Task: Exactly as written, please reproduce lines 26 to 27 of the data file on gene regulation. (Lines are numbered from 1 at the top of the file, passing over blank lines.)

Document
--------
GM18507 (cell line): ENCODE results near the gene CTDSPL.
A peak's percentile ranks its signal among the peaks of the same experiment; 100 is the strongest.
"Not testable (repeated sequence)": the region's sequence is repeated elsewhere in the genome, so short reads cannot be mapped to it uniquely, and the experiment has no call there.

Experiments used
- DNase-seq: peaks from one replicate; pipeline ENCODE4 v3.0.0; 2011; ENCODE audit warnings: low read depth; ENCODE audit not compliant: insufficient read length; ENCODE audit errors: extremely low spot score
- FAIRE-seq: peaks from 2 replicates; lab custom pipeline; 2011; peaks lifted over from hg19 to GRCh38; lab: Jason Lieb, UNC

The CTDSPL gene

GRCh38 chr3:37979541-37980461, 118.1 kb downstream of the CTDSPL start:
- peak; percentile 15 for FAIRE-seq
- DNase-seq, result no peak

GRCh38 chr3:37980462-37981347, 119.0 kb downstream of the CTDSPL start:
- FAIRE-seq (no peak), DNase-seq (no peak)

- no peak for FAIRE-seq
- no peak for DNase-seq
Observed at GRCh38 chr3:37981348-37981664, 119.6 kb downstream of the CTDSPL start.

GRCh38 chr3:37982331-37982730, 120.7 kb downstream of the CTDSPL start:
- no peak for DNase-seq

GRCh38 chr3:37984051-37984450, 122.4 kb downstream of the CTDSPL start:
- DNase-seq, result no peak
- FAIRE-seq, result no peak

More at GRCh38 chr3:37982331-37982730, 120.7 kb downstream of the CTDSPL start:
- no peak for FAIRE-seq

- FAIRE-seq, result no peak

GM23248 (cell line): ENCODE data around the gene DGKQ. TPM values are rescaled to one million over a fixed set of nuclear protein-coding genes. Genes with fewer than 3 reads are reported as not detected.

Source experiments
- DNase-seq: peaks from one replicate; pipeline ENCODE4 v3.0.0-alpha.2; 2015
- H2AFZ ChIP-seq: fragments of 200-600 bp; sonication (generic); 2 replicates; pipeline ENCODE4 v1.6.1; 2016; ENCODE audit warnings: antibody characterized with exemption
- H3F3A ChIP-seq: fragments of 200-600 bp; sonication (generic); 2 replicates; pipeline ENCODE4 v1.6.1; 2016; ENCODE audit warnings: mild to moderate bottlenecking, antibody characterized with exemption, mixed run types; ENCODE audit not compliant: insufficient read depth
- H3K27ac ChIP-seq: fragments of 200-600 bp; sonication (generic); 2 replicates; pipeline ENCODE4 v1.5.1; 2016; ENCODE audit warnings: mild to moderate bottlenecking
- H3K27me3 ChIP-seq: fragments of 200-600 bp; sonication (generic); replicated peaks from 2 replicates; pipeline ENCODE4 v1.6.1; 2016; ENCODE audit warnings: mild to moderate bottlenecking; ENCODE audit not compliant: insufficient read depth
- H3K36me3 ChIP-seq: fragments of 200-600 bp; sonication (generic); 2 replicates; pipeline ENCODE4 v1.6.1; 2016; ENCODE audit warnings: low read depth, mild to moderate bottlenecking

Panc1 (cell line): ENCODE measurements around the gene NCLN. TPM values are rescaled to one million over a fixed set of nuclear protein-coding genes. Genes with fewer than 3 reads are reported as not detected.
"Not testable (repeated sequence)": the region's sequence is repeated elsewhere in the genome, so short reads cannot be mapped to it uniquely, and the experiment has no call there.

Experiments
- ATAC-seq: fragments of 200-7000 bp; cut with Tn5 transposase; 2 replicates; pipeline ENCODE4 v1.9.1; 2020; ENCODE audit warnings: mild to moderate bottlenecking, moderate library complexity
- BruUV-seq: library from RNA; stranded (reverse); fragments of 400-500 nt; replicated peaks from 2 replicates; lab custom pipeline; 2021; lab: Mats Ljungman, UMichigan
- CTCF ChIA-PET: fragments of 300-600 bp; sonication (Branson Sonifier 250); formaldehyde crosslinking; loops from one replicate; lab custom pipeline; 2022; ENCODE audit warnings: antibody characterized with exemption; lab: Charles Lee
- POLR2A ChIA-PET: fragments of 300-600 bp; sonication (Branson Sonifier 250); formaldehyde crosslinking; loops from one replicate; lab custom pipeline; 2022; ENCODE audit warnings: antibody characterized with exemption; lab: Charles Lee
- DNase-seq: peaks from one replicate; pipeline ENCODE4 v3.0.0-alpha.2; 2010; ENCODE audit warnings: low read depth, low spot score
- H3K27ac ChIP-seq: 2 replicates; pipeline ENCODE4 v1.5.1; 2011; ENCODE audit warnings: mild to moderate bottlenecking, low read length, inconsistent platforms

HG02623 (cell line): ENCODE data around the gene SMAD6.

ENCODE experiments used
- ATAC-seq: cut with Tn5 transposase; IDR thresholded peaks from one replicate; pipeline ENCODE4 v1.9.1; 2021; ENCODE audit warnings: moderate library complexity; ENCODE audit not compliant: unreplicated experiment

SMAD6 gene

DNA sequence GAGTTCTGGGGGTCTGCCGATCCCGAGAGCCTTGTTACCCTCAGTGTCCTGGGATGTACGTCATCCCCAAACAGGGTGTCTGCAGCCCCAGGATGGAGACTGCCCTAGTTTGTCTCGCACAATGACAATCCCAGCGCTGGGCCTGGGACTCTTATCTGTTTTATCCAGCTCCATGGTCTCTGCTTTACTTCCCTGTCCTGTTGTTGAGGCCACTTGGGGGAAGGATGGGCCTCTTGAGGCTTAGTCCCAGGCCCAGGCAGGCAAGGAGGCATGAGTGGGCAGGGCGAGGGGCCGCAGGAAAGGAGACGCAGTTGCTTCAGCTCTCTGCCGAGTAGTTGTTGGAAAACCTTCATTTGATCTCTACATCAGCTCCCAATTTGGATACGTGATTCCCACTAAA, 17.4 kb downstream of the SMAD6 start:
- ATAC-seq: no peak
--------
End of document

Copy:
- DNase-seq: peaks from one replicate; pipeline ENCODE4 v3.0.0-alpha.2; 2015
- H2AFZ ChIP-seq: fragments of 200-600 bp; sonication (generic); 2 replicates; pipeline ENCODE4 v1.6.1; 2016; ENCODE audit warnings: antibody characterized with exemption